Distracted driving in San Diego: a rising epidemic?

Michael Pines, personal injury attorney San DiegoDiegoby Michael Pines, San Diego’s Accident & Injury Expert

Car accidents in San Diego are often unavoidable depending on the circumstance. For instance, if you are hit by a drunk driver, there is very little that could have been done to avoid the accident. Or, if there is a traffic light malfunction or faulty roadway, an accident would be difficult to prevent. But when an accident is preventable, are San Diegans eager to reduce their risk or does our community fall short in accident and injury prevention?

The answer may surprise you.

According to a report at KPBS, drivers in Southern California are the worst distracted drivers in the country. The stats come following a survey conducted on behalf of the Office of Traffic Safety. And in light of the findings, it comes as no surprise that more than 400 drivers in San Diego were fined last week for distracted driving alone – a staggering number that may suggest a rising epidemic in our city.

Some drivers are aware of the problem. Chelsea Daugherty, 20, explains: “I don’t like being with people who text and drive cause I don’t trust them. I grab their phone when they text, but it’s hard for me to put my phone down,” she said in a statement to KPBS.

But unfortunately, not all young drivers are as cognizant. Last week, the San Diego Sheriff’s Department  and the California Highway Patrol partnered together to crack down on distracted driving in San Diego. The team  wrote 414 citations in violation of California laws against distracted driving  – 3 of which were juveniles under 18 years of age.

“The problem with the cell phone is that we stop focusing on our primary objective, which is to get somewhere safely,” said Lt. David Gilmore, traffic coordinator for the San Diego Sheriff’s department. Gilmore explained to KPBS that distracted driving is akin to drunk driving – quite simply, it should never be done behind the wheel since the risk for San Diego injury accidents can skyrocket.

“In the fact that you’re not able to focus on your primary objective, which is to drive down the road and not have a collision,” Gilmore added.

Distracted driving accidents are generally avoidable if you’re the offending driver. But unfortunately, despite the obvious risk associated with texting and driving, cell phone use, and other distractions like radio, GPS, and even Wi-Fi,  many drivers in San Diego are still guilty of “driving under distraction.”

Top 5 Reasons to stop distracted driving today

  1. 1. It can kill you. In 2009, 5,474 people were killed in car accidents as a result of distraction. In addition, an estimated 448,000 were injured according to the National Highway Traffic Safety Administration.
  2. 2. Your chance for an accident skyrockets. Drivers who use hand-held devices like cell phones or iPods are 4 times more likely to get into accidents serious enough to inflict injury according to Monash University.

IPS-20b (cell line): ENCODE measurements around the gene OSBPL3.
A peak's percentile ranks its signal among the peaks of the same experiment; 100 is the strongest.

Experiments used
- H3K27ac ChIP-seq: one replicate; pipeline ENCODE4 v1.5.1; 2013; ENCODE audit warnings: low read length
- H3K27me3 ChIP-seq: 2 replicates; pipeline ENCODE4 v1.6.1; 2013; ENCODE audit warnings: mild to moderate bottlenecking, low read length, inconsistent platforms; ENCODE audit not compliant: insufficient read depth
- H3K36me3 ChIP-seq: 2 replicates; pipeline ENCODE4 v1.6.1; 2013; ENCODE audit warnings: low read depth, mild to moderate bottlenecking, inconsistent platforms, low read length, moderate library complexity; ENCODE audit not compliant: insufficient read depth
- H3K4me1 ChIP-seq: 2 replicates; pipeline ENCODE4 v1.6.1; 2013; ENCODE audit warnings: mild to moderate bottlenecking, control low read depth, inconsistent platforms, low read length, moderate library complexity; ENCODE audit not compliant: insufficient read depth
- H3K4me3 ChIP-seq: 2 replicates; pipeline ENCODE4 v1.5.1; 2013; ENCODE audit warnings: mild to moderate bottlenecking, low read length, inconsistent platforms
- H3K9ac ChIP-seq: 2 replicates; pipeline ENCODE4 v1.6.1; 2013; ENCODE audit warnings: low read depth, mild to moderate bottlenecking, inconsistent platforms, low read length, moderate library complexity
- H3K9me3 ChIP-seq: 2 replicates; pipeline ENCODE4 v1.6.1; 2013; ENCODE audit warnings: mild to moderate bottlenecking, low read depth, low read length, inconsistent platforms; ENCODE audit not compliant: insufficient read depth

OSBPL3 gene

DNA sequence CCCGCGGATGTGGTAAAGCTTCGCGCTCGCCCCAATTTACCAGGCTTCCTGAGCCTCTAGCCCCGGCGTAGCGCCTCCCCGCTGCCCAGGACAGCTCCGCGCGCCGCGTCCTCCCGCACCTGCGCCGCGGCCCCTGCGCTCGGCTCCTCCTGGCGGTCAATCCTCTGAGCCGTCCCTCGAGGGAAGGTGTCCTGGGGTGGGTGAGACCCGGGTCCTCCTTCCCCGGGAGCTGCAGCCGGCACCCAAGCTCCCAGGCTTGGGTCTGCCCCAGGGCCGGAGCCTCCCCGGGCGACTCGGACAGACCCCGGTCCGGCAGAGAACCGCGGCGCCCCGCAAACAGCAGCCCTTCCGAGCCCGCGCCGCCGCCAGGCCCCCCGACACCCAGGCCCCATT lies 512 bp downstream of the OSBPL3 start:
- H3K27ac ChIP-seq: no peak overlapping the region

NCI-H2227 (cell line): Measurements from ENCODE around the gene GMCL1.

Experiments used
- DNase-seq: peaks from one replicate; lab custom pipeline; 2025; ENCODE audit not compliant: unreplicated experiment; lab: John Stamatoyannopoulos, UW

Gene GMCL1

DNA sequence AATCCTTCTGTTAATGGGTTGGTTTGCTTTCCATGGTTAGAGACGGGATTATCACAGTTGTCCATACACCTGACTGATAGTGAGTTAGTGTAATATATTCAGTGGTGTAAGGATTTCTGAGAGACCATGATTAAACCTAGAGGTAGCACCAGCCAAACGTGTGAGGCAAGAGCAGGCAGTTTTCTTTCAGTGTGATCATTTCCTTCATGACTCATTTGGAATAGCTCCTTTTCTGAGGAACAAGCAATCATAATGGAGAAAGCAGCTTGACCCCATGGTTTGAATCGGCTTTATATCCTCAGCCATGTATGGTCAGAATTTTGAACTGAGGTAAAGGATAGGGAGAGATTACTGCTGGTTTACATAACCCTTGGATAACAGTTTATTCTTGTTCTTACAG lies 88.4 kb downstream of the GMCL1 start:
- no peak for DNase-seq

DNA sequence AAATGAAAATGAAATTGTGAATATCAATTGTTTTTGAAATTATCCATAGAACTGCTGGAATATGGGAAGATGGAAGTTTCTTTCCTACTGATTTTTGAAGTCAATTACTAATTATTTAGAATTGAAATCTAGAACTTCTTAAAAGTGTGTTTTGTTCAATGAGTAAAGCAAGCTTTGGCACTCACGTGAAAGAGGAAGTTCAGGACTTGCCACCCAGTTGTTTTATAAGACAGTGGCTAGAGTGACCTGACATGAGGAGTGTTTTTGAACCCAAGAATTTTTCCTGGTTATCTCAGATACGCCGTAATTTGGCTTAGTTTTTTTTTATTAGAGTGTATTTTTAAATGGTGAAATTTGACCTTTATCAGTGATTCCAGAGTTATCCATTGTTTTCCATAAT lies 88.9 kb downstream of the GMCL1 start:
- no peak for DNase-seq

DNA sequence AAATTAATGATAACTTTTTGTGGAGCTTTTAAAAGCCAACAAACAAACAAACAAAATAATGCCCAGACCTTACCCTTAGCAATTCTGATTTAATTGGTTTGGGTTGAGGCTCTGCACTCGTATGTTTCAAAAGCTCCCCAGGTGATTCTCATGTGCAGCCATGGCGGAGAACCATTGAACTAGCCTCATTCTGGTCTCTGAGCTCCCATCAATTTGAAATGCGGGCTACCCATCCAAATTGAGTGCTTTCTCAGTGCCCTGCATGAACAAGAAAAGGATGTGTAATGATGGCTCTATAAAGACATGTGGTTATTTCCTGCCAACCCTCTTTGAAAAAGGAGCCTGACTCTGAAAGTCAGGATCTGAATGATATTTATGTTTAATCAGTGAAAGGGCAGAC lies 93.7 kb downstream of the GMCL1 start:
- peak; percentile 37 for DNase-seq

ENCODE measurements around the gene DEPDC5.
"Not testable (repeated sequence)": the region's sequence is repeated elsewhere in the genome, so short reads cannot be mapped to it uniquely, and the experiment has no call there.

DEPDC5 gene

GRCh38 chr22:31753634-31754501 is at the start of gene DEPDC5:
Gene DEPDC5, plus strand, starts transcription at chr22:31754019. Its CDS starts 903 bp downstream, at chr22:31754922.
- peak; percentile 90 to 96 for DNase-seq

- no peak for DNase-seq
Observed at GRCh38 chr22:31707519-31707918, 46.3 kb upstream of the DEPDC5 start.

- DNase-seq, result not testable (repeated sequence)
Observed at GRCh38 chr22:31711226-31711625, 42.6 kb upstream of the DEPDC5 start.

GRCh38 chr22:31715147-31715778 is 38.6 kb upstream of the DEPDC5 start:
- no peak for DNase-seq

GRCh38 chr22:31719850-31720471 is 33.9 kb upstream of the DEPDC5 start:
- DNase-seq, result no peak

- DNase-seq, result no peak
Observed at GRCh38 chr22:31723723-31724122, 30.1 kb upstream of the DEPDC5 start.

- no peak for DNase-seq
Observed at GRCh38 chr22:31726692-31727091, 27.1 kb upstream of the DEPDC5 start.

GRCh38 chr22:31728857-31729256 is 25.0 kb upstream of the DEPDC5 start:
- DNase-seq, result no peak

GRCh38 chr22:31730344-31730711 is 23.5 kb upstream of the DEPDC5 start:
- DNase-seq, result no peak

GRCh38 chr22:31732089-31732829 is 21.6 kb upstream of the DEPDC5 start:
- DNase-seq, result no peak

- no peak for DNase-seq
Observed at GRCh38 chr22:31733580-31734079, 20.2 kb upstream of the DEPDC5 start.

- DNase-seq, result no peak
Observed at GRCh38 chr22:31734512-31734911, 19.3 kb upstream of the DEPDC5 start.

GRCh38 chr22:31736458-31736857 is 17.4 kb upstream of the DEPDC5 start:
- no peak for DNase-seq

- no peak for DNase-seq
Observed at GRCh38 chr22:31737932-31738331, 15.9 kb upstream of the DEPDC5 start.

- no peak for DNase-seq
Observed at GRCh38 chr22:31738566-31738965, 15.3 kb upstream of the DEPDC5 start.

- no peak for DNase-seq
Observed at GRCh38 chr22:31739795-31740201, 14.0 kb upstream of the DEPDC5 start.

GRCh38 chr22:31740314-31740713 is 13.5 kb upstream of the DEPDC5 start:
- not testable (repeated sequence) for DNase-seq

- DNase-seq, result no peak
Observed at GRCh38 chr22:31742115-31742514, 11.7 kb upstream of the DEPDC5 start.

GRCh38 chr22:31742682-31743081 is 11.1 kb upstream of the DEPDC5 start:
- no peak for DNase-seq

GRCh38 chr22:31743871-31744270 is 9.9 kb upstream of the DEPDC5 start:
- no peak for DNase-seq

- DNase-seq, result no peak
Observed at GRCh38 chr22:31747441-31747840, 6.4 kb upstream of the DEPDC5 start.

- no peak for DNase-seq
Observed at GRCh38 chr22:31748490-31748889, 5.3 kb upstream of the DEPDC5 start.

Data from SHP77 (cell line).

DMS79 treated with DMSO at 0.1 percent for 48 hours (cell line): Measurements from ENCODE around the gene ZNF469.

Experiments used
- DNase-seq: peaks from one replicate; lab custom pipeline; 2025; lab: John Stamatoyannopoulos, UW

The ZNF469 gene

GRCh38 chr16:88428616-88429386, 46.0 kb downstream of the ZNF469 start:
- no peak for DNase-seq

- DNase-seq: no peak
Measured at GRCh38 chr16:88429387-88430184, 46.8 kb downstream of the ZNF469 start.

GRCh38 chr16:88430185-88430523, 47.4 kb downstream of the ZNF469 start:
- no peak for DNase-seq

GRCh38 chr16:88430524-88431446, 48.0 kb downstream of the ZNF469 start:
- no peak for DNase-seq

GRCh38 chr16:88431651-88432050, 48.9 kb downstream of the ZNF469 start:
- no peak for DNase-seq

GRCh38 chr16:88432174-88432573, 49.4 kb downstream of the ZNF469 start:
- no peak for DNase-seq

3. 3. Texting and driving poses an intense accident risk. According to Distraction.gov, texting while driving increases your chance of an accident 23 times more than if focused on the road ahead.
  4. 4. It’s the same as drunk driving. Drunk driving is an irresponsible act and has caused countless injury and wrongful death car accidents in San Diego. Engaging in distracted driving is the equivalent of driving legally drunk — a 0.08 blood alcohol level — according to the University of Utah.
  5. 5. It is against the law. No matter how you slice and dice it, distracted driving is against the law in the state of California. That includes the use of cell phones or any other kind of handheld device. Don’t engage in a dangerous trend – take the pledge to stop distracted driving today and put an end to a rising epidemic.

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Posted by Social Media Staff on Feb 22, 2012. Filed under Columns, Michael Pines, Sponsored Columns. You can follow any responses to this entry through the RSS 2.0. You can leave a response or trackback to this entry

2 Comments for “Distracted driving in San Diego: a rising epidemic?”

  1. I read that 94% of drivers think Text and Drive is lethal but over one third still do it. What to do? I think legislation has value in raising public awareness in forums like this one but it will be difficult to solely legislate our way out of this issue. I just read that over 3/4 of teens text daily – many text more than 4000 times a month. New college students no longer have email addresses! They use texting and Facebook – even with their professors. Tweens (ages 9 -12) send texts to each other from their bikes. This text and drive issue is in its infancy and its not going away.

    I decided to do something about distracted driving after my three year old daughter was nearly run down right in front of me by a texting driver. Instead of a shackle that locks down phones and alienates the user (especially teens) I built a tool called OTTER that is a simple GPS based, texting auto reply app for smartphones. It also silences those irresistible call ringtones while driving unless you have a bluetooth enabled. I think if we can empower the individual then change will come to our highways now and not just our laws.

    Erik Wood, owner
    OTTER app

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